If you conjure up a mental image of Rio de Janeiro, even if you’ve never been there before, it’s almost certain that a beach will appear in that image.
Brazil’s most iconic city is home to two of the most famous beaches in the world: Ipanema and Copacabana, both of which have inspired internationally-acclaimed hit songs. There’s the catchy “The Girl from Ipanema,” performed by various artists including João Gilberto, Astrud Gilberto and Stan Getz. And then there’s Barry Manilow’s “Copacabana,” a song concept that came to Manilow while he stayed at Rio’s Copacabana Hotel.
Beyond Copacabana and Ipanema lie many more beaches in Rio de Janeiro and the wider Rio de Janeiro State. You’ll find everything from trendy hotspots to relaxed surf spots, all bathed in the bright sunlight of Brazil’s Atlantic coast.
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If you want to hang out with Brazil’s most beautiful people, take a stroll along the upscale Ipanema Beach. This trendy stretch of white sand has good views of Morro Dois Irmãos (Two Brothers Mountain). Also on display are some of the world’s smallest bikinis. Rent a beach chair and umbrella, kick back with an ice-cold beer, and enjoy the vibe at one of the world’s most famous beaches.
While Ipanema Beach is the place to see and be seen, Copacabana is the beach to go to when you want to join in and have fun. Copacabana is less trendy than Ipanema and more of a hangout for regular locals. All along the crowded stretch of beach you’ll see people playing soccer and volleyball, relaxing in the sun, and sipping cold drinks bought from the numerous kiosks that fuel the thirsty crowds. Don’t be surprised if a few spontaneous parties break out as the day progresses.
Barra da Tijuca Beach
Stretching for 11 miles, Barra da Tijuca Beach is the longest in Rio de Janeiro. It attracts a mixed crowd along its course, from relaxing families to water sports enthusiasts, the latter including surfers, windsurfers, kitesurfers and body boarders. You can take surf lessons and hire equipment at various locations along the beach. Certain spots are frequented by fishing enthusiasts. Barra also has a reputation for attracting Brazilian soccer stars.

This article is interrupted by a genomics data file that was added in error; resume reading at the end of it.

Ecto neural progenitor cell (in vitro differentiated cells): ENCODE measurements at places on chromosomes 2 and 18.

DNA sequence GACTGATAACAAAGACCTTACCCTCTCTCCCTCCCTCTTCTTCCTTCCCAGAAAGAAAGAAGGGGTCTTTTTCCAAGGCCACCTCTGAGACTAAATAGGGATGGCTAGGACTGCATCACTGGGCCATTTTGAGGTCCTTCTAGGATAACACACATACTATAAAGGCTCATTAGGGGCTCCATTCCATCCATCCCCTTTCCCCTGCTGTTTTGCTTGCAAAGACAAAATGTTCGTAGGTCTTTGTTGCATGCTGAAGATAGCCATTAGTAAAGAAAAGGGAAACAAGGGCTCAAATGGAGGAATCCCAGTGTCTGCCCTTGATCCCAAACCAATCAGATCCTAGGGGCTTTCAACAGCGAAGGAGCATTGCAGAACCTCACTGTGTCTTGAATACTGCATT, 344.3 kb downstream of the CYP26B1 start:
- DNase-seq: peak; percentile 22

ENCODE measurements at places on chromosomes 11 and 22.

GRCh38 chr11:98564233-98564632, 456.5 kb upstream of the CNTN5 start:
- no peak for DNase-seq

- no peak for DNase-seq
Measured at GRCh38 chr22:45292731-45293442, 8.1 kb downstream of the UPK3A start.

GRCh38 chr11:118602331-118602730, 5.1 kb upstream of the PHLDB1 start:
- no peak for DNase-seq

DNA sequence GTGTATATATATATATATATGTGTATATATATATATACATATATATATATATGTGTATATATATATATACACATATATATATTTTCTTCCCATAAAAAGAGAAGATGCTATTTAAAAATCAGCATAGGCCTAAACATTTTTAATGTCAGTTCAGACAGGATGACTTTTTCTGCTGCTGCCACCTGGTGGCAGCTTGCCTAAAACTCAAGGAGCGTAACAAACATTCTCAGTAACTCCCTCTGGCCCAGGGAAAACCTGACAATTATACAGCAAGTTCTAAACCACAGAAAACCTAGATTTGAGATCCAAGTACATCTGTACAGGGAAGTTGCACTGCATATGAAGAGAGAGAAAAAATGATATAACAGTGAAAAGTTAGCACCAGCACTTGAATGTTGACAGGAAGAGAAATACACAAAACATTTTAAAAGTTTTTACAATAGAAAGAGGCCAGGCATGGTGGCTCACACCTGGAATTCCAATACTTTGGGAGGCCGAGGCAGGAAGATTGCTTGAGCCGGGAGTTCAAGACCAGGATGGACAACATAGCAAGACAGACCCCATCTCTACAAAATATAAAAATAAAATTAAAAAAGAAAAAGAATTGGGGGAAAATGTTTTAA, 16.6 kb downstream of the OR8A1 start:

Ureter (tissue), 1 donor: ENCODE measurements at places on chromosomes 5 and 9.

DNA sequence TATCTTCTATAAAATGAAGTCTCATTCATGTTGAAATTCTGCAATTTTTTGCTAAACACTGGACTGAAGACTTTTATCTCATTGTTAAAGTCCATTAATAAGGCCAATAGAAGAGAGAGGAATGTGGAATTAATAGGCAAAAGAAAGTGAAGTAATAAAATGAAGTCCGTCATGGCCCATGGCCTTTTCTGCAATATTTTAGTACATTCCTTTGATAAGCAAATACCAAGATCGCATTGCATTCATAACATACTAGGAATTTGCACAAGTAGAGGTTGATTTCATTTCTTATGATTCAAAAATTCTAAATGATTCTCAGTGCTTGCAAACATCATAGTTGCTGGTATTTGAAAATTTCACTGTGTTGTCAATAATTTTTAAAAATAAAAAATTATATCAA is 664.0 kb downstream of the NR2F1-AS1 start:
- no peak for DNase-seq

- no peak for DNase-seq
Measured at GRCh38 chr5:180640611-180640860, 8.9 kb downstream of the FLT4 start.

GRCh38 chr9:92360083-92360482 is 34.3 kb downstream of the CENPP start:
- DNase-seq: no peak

If you’d rather see beautiful natural landscapes rather than well-oiled bodies in tiny bikinis, then head out to Prainha Beach. Located about 50 minutes from the city center, Prainha is an unpretentious stretch of sand with an impressive backdrop of jungle-coated mountains. Good waves make this a popular surfing destination. Swimmers need to stay close to shore, however, as there are few, if any, lifeguards and a nasty undertow that can easily carry the unaware out to sea.
Despite being adjacent to trendy Ipanema, the Praia do Leblon attracts a sporty crowd rather than just a procession of bikini-clad posers. Leblon is typically packed with people playing volleyball and beach soccer, as well as surfers. It’s also one of the most family-friendly of the central beaches. If you’re traveling with young children, head to Baixo Bebê, a spot on the beach with kid-friendly sports and activities.
This small but perfectly formed crescent beach has just about the cleanest water in Rio de Janeiro. It attracts surfers and nature lovers, as well as people who just want to get away from the city’s more hectic beaches. It rarely gets completely packed, and during the week you might be surprised at how few people make it out to Joatinga, leaving you to relax, swim and surf in beautiful natural surroundings.
Beaches in Rio de Janeiro State
If you want to head further afield and get away from the city, you’ll find plenty of amazing beaches in Rio de Janeiro State. Head three hours down the coast and hop on a ferry to Ilha Grande, a relatively undeveloped island getaway with stunning beaches and trekking trails. At the other end of the spectrum is Búzios, a chic resort town known as the St. Tropez of Brazil. Búzios is a two-hour drive east of Rio.
Out near Búzios is Cabo Frio. It’s nowhere near as fancy as its neighbor, but much cheaper and great for snorkeling, diving, surfing and exquisite seafood. For a hip but chilled-out beach hideaway, head three hours west of Rio de Janeiro to Paraty, a charming colonial town that’s also a UNESCO World Heritage Site. Here you’ll find plenty of tranquil beaches with jungle backdrops.
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Tony Dunnell is a freelance writer based in Peru since 2009. He’s the owner of New Peruvian and also writes for various magazines and websites. When he’s not walking his dog in the jungle town of Tarapoto, he’s off exploring other parts of Peru and South America.
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